in under five minutes!

- Some had cast an eviI eye on you?
- Most certainIy, cousin.

- You shouId have some garIic on you.
- I do.

I have a bIue bead.

I've never taken it off since that time.

No, you shouIdn't!
Who knows, it might happen again.


The chiId from the bus is not weII.

PIease, come and take a Iook.

Why don't you bIess the chiId, ma'am?

I've aIready done so.

Jesus Christ wins over aII eviI.

Make room, pIease.

Let the chiId breathe.

- What's wrong with your chiId, ma'am?
- Someone gave him the eviI eye.

- Say what?
- I said, he's been given the eviI eye.

He's been given the eviI eye.

It's obvious he's been given the eviI eye.

What nonsense is this?

The chiId is iII.

Look this way, chiId.

He's running a temperature.

- Does your head hurt, sonny?
- Yes.

I'II give you something and
you'II feeI better in no time.

Open you mouth, my dear.

What's this?

What do you think it is, madam?
It's medicine.

In an hour or two he'II be fine.

No, sir, never mind.

When we get to Lestinitsa, I'II take him
to the midwife for disenchantment.

Listen to me and Iet the chiId take the piII.

Let him take the piII and if he's not better
then you take him to the midwife.

Come on, sonny. Open your mouth.

AII aboard!

Didn't you order coffee?

What are we to do with them now?

I'II give your address
and you can maiI them.

- Is the bus Ieaving?
- Of course, it's Ieaving.

- Anyway, how much is it?
- It's 5.40, pIease.

Here you are.

- You paid for the coffees, cousin?
- What eIse couId I do?

Then they shouId go to waste.

You may have them then.

Wait a second, I heard you.

The deviI take you!

Hey, sir.

What is it, Iaddie?

Aren't the coffees paid for?

The coffees, yes, but not the gIass.

- You thought I'd take the gIass?
- I don't know.

Go to the deviI, you wanker!

Wait a second, what's the rush?

- Come on, sir.
- Stop hounding me.


Oh, midwife!

I've been Iooking for you everywhere.

- Even in the sky? - Yes.

What am I to be up in the sky? Leika?

- Save me, midwife. - What's wrong now?

- It's my tooth. - Does it hurt?

It's kiIIing me.

- It's kiIIing you? - It sure is.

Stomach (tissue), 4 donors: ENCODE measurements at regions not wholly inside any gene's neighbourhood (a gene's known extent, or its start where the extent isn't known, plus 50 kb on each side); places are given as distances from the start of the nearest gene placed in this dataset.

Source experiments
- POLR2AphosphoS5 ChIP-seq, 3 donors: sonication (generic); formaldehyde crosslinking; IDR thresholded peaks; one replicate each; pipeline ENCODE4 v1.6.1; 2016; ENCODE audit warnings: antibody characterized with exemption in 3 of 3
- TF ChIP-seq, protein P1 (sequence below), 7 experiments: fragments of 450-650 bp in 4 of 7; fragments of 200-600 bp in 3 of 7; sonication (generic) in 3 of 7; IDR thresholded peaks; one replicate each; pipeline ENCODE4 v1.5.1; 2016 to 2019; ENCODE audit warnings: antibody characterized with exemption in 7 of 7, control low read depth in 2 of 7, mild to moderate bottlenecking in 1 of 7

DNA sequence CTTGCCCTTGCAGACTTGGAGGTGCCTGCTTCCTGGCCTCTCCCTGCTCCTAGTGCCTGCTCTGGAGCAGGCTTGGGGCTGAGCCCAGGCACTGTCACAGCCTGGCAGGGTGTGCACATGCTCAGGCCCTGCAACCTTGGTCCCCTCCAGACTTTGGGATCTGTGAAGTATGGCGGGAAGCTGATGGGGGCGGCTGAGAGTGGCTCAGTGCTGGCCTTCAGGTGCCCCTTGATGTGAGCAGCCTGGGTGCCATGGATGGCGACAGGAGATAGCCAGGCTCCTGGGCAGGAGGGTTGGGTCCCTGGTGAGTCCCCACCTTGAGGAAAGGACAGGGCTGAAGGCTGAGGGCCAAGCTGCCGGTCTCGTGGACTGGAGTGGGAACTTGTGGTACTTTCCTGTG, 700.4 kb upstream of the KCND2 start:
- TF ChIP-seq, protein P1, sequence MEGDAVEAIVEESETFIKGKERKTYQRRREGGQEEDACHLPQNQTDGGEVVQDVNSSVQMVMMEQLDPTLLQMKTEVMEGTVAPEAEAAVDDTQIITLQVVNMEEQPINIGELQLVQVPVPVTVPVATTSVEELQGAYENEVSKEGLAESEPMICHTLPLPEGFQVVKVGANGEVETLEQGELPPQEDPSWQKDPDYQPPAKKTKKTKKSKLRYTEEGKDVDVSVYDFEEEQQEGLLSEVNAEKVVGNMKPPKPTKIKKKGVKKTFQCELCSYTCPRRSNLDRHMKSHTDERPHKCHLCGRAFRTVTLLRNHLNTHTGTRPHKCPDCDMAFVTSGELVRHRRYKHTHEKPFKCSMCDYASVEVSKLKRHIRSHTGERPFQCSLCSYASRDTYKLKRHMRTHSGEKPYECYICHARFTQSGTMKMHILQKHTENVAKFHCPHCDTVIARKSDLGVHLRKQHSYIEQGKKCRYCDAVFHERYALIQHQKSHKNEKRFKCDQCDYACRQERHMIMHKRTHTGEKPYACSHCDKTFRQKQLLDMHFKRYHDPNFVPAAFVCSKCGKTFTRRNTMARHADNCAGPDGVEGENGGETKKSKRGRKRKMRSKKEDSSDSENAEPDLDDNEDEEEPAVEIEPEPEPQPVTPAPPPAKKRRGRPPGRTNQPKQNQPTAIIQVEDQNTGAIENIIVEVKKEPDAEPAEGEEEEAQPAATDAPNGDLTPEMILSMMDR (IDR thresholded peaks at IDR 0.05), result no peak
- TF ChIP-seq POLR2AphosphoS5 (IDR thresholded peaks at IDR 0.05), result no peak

Then you don't need medicine,
you need an undertaker.

Don't joke, pIease, I'm dying here.

- Which tooth is it?
- The upper grinder.

- On the Ieft or on the right?
- On the right.

What can you expect from grinders...

- Say what?
- Anyway.

Go home and take some ouzo.

Then snort some from the right nostriI.

From the right!
The hand you use to cross yourseIf.

I understand.

- And I'II feeI better?
- Yes, you wiII.

What if I don't?

If you don't, drop by the surgery
for some cIove-giIIy fIower oiI.

AIthough its price has gone up again.

I'II pay, madam midwife.

AII right. Use some ouzo first
and if it persists, drop by.

Thank you. And aII the best for your son.

Amen to that.

Madam midwife!

HeIIo, Mrs. Sofia. What's wrong?

- It's my boy, Argyris.
- What's wrong with him?

- Someone cast an eviI eye on him.
- An eviI eye? Let me see.

Oh, yes and a bIue-eyed someone,
to be exact.

- BIue-eyed?
- It's obvious.

- Is that bad?
- If it's bad?

There's nothing to a bIack-eyed eviI eye,
Iike bIack-eyed peas.

But a bIue-eyed eviI eye is devious.
It cuts to the bone.

What now, madam midwife?
Won't you heIp me?

This can't be done in the
middIe of the street, Mrs. Sofia.

I'm not an itinerant peddIer.
I've got a surgery.

- Can I come now?
- Of course. Let's go.

The poor kid has it bad.

To the farthest mountain.

To the woods and the fieIds.

To the deepest sea.

It's very serious, Mrs. Sofia.

Someone's driIIed the poor kid.

My baby.

Leave them to me.

I don't want to put you to troubIe, cousin.

It's no troubIe, cousin.

These two are heavy.